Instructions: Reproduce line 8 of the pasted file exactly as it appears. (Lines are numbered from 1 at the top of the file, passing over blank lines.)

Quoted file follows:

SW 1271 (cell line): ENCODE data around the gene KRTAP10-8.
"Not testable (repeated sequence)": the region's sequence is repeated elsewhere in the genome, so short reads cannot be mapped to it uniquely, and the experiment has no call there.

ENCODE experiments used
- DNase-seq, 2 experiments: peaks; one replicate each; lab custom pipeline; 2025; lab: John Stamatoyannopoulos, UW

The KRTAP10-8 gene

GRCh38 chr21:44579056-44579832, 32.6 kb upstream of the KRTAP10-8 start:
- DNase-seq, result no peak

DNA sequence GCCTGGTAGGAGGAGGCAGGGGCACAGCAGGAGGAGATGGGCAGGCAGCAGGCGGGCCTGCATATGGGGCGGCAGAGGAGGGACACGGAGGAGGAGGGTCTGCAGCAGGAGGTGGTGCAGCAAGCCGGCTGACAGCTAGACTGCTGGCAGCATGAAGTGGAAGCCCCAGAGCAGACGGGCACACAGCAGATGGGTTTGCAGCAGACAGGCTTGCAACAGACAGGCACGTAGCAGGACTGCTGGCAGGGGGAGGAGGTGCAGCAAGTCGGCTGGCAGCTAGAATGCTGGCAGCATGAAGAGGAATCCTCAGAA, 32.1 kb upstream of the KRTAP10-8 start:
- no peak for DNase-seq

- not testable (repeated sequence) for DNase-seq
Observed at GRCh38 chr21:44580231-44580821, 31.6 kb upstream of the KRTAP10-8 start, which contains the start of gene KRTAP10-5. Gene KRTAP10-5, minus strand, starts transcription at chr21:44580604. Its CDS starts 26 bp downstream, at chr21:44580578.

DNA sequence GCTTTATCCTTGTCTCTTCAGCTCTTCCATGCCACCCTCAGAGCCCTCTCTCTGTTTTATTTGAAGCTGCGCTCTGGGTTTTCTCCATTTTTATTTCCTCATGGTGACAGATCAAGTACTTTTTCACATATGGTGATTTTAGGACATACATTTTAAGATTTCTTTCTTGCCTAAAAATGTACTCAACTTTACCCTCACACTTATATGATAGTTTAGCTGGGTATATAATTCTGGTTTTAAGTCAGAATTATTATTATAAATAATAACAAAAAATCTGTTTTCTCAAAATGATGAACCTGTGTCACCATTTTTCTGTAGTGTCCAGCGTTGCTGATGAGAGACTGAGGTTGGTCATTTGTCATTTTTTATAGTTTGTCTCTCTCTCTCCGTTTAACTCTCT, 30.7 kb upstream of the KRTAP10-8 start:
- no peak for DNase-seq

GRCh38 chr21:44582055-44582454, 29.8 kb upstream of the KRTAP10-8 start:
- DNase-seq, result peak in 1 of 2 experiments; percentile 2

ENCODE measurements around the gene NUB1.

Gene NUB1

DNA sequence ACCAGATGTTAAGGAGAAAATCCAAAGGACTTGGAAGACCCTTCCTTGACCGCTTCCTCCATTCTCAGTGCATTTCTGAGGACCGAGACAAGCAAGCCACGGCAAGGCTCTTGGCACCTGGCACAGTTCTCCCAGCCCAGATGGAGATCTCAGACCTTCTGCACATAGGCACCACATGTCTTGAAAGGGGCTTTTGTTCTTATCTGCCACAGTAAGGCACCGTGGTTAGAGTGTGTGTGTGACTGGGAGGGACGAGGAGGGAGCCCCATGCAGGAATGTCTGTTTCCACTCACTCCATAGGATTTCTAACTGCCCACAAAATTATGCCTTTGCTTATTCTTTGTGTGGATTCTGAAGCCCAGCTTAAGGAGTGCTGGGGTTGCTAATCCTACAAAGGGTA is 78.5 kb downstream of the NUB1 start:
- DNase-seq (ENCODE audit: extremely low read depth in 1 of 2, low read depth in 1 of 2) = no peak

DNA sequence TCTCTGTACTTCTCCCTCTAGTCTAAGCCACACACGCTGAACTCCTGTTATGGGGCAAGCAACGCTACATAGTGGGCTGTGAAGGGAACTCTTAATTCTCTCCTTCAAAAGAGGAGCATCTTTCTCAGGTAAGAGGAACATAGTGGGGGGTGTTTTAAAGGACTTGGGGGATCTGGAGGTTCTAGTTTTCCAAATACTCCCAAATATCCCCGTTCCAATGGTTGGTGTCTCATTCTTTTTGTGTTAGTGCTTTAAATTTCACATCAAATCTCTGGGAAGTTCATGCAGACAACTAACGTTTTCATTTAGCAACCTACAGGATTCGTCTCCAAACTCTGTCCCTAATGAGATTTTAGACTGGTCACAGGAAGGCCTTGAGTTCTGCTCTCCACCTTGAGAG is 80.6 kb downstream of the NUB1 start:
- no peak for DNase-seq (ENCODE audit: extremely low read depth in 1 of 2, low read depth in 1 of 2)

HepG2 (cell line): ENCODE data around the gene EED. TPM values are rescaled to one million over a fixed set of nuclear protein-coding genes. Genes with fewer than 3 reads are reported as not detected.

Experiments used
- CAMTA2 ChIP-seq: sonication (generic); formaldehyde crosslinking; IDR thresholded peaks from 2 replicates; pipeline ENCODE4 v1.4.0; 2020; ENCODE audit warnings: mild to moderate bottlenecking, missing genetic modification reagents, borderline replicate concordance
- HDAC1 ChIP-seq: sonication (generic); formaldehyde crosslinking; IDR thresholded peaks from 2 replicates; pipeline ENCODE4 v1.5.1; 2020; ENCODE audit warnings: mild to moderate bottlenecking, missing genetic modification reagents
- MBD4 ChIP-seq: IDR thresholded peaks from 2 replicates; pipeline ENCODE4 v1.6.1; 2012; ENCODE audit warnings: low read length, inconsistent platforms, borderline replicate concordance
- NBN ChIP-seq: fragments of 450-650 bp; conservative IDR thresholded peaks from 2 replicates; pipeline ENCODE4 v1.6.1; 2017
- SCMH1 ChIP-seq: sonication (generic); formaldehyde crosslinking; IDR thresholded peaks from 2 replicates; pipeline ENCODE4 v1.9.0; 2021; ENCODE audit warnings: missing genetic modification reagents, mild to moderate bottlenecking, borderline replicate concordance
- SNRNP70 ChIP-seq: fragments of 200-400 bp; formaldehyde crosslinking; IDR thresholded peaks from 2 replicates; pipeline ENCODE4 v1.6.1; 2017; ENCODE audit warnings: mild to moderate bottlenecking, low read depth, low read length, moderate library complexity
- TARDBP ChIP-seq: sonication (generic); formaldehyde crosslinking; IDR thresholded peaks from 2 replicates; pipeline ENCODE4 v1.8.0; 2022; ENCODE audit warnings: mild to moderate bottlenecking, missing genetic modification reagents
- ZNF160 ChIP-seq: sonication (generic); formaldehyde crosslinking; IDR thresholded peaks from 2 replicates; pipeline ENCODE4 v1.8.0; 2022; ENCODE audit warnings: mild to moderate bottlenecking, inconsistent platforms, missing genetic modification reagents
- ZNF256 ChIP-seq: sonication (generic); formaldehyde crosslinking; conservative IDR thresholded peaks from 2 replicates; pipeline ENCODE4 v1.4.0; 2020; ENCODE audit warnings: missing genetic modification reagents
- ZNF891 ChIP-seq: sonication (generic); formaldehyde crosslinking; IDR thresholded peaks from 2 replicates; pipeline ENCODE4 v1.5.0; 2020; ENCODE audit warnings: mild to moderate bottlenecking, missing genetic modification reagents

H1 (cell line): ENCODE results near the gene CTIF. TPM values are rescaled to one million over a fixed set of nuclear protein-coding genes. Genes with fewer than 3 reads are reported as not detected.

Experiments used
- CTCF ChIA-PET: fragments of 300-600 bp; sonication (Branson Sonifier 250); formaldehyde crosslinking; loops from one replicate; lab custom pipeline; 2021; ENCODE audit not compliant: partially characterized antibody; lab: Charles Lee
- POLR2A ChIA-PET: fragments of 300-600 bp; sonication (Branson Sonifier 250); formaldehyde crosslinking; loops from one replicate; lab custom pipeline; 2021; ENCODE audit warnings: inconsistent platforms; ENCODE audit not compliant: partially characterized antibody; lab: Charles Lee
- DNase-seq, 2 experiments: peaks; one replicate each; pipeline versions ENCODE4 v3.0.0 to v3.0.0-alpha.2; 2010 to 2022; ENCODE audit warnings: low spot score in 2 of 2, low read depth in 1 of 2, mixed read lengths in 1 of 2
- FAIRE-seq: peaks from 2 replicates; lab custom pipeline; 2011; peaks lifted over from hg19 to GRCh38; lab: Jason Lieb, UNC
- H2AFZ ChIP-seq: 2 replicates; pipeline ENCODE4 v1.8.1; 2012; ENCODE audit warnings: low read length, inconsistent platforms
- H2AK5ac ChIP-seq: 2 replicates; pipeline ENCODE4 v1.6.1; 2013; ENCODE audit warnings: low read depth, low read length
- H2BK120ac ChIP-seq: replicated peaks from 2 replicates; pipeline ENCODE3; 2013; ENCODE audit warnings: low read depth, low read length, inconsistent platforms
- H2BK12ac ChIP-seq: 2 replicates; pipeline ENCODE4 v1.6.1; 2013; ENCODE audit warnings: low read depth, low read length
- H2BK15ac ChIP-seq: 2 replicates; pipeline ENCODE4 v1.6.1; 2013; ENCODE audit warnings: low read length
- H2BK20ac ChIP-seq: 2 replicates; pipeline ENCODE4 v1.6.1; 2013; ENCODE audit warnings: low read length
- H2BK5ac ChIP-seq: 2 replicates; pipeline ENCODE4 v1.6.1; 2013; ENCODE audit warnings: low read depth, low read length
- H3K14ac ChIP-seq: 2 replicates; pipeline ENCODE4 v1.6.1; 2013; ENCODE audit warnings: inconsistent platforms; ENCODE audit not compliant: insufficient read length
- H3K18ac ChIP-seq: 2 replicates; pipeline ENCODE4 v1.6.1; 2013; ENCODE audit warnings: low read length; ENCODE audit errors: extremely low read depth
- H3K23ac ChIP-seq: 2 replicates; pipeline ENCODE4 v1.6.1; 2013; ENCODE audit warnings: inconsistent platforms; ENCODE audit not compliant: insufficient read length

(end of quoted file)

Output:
DNA sequence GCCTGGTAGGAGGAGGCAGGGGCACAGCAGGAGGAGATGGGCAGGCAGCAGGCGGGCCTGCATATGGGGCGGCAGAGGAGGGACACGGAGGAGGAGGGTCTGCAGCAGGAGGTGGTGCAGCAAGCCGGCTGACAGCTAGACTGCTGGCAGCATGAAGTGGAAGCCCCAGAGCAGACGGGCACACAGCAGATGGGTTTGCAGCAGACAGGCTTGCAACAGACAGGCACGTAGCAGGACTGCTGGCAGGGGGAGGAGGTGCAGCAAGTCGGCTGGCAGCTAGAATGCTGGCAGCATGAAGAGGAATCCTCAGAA, 32.1 kb upstream of the KRTAP10-8 start: